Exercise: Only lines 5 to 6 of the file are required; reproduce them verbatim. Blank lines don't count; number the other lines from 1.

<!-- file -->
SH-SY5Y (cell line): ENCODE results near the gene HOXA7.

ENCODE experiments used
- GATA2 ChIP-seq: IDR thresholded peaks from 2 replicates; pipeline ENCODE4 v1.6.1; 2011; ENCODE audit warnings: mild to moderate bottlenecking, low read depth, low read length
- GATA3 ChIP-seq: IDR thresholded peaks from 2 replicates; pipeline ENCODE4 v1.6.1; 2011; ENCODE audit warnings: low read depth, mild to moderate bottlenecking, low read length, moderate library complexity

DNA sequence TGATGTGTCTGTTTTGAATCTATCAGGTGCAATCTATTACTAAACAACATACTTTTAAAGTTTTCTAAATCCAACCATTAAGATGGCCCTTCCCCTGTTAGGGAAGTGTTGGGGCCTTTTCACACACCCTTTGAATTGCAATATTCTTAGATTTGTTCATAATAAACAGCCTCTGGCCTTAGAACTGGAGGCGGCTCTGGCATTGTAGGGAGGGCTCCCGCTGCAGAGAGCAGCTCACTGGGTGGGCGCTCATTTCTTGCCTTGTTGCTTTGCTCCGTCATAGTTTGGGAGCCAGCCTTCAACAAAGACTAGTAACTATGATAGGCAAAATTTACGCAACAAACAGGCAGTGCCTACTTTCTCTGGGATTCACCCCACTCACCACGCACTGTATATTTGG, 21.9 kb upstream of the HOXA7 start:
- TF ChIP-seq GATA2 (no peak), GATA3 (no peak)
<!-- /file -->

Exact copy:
DNA sequence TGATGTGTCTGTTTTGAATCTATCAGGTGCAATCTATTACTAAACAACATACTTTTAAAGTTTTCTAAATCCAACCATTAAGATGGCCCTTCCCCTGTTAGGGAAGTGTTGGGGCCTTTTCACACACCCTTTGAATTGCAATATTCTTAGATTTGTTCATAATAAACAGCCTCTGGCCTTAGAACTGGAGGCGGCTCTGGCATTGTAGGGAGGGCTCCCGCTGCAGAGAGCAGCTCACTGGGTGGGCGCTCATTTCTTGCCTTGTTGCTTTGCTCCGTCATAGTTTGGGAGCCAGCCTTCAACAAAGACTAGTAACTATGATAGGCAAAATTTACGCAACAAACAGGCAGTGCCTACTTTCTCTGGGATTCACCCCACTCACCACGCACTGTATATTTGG, 21.9 kb upstream of the HOXA7 start:
- TF ChIP-seq GATA2 (no peak), GATA3 (no peak)